Discontinuation of opioid remedy for discomfort might boost the risk of overdose in people.
Opioid-associated overdose has develop into a significant contributor to accidental deaths in the United States and Canada. A new analyze not long ago released in the journal PLOS Drugs, led by Mary Clare Kennedy of the University of British Columbia, Kelowna, Canada, signifies that halting recommended opioids may perhaps raise the possibility of overdose.
In an exertion to minimize opioid-related ailment and death, Canada and the United States have recognized guidelines to limit opioid prescriptions for continual pain. Nevertheless, the effects of discontinuing opioid therapies on overdose possibility remains mostly unstudied. To look into the connection between discontinuing prescribed opioid treatment for suffering and overdose risk, a crew of scientists performed a retrospective cohort analyze of people today getting extensive-expression opioid therapy for soreness in British Columbia in between October 2014 and June 2018. They analyzed the health-related information of 14,037 people registered with the provincial health and fitness insurance policies client roster in British Columbia who experienced been on opioid remedy for at least 90 days.
The researchers observed that discontinuing opioid treatment for pain was connected with enhanced overdose chance between men and women with no opioid use condition (OUD). However the association was more robust in these with OUD, including individuals not acquiring opioid agonist treatment (AHR = 3.18 95% CI = 1.87 – 5.40, p<0.001) and receiving opioid agonist therapy (AHR = 2.52 95% CI = 1.68 – 3.78, p<0.001). Finally, tapering opioid therapy was associated with decreased risk of overdose in those with OUD who had not received opioid agonist therapy (AHR = 0.31, 95% CI = 0.14 – 0.67, p=0.003).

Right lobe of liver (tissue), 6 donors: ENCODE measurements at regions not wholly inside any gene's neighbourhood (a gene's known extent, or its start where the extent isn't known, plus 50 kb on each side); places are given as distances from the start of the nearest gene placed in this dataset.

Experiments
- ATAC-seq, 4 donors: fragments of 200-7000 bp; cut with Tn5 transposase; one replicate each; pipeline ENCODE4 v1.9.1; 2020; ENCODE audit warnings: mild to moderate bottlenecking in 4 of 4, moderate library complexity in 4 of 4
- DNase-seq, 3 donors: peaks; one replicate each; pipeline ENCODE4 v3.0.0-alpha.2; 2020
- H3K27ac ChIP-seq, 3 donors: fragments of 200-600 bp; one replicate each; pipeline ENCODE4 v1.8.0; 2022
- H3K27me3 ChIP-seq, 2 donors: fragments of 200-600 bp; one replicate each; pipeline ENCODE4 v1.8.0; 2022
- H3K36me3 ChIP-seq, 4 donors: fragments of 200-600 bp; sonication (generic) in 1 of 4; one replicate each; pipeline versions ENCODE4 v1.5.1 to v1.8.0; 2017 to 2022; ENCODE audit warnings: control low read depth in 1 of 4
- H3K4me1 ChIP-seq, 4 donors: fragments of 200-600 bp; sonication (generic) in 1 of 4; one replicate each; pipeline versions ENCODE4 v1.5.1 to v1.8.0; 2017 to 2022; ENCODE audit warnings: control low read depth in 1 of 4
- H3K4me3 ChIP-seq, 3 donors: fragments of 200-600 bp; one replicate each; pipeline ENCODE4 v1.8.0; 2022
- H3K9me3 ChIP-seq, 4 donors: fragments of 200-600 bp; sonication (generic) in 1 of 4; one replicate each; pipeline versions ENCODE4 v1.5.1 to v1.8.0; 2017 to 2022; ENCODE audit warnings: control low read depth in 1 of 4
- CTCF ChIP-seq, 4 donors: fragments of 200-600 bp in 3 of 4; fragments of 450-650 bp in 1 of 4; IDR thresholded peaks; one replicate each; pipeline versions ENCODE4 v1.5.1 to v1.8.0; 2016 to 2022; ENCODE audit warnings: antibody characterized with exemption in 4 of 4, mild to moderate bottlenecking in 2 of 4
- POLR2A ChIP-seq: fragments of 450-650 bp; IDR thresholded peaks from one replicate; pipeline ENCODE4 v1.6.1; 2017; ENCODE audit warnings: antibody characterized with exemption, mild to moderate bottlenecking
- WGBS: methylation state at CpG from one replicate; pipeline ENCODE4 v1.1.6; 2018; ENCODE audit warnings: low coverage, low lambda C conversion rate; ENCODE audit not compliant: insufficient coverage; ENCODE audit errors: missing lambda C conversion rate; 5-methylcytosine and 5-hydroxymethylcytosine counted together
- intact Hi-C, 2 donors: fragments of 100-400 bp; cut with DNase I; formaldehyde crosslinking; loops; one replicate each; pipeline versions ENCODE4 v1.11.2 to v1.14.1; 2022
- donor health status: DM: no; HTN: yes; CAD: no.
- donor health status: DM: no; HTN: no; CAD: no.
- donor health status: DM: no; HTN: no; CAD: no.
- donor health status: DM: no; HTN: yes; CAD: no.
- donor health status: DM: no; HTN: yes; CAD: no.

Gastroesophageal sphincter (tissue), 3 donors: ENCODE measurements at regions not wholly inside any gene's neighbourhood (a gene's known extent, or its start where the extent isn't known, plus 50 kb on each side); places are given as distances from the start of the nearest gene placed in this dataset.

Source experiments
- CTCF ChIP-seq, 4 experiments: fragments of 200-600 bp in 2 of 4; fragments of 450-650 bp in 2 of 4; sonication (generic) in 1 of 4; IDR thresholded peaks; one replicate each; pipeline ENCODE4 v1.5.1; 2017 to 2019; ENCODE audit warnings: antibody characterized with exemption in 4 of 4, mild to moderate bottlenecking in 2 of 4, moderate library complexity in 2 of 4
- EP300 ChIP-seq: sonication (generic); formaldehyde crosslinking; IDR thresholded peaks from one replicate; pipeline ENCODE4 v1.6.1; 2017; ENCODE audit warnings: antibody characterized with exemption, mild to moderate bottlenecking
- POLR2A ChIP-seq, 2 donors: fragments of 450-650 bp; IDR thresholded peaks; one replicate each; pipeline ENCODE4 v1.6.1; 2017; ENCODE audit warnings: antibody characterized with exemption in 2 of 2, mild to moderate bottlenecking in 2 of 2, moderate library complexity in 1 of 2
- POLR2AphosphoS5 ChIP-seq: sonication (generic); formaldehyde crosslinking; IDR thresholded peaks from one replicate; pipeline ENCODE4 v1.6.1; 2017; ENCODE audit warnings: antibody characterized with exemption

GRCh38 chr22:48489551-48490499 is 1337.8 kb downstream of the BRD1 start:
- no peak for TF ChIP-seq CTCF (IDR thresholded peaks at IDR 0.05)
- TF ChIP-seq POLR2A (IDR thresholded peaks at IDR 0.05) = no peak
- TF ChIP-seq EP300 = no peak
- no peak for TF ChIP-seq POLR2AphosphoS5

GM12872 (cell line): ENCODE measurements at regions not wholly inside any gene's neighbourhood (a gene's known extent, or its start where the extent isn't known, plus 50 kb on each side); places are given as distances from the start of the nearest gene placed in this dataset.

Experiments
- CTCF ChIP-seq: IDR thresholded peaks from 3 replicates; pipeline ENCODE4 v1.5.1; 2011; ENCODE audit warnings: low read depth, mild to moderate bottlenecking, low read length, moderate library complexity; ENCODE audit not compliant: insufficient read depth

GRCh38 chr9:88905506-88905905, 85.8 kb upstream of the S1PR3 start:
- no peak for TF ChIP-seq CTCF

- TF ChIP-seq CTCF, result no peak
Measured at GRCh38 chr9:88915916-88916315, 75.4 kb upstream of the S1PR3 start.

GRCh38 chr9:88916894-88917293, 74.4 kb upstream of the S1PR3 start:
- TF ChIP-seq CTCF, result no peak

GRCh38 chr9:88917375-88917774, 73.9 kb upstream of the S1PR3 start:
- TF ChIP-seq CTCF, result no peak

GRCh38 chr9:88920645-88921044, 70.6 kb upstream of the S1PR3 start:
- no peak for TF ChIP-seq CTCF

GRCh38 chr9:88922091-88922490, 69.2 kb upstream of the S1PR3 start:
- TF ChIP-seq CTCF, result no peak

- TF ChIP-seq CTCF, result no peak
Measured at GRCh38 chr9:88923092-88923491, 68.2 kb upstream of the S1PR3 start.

The study had several limitations as the outcome measure did not capture overdose events that did not involve a healthcare encounter or result in death. Additionally, the researchers were unable to determine the source of the drugs involved in overdoses and whether they were prescribed or obtained illicitly.
According to the authors, “These findings point to the need to avoid abrupt discontinuation of opioid treatment for pain and to enhance guidance for prescribers in modifying opioid treatment tapering strategies on the basis of opioid use disorder and opioid agonist therapy status.”
Kennedy adds, “Given the increased risk of overdose, sudden discontinuation of opioid treatment for chronic pain should be avoided in almost all instances. Enhanced guidance is needed to support prescribers in implementing safe and effective opioid for pain tapering strategies, with particular consideration of opioid use disorder and prescribed opioid agonist therapy status.”
Reference: “Discontinuation and tapering of prescribed opioids and risk of overdose among people on long-term opioid therapy for pain with and without opioid use disorder in British Columbia, Canada: A retrospective cohort study” by Mary Clare Kennedy, Alexis Crabtree, Seonaid Nolan, Wing Yin Mok, Zishan Cui, Mei Chong, Amanda Slaunwhite and Lianping Ti, 1 December 2022, PLOS Medicine.
This study was funded by a Canadian Institutes of Health Research Project Grant. SN is supported by the Michael Smith Foundation for Health Research and the University of British Columbia’s Steven Diamond Professorship in Addiction Care Innovation. LT is supported by a Michael Smith Foundation for Health Research Scholar Award. The funders had no role in study design, data collection, and analysis, decision to publish, or preparation of the manuscript.
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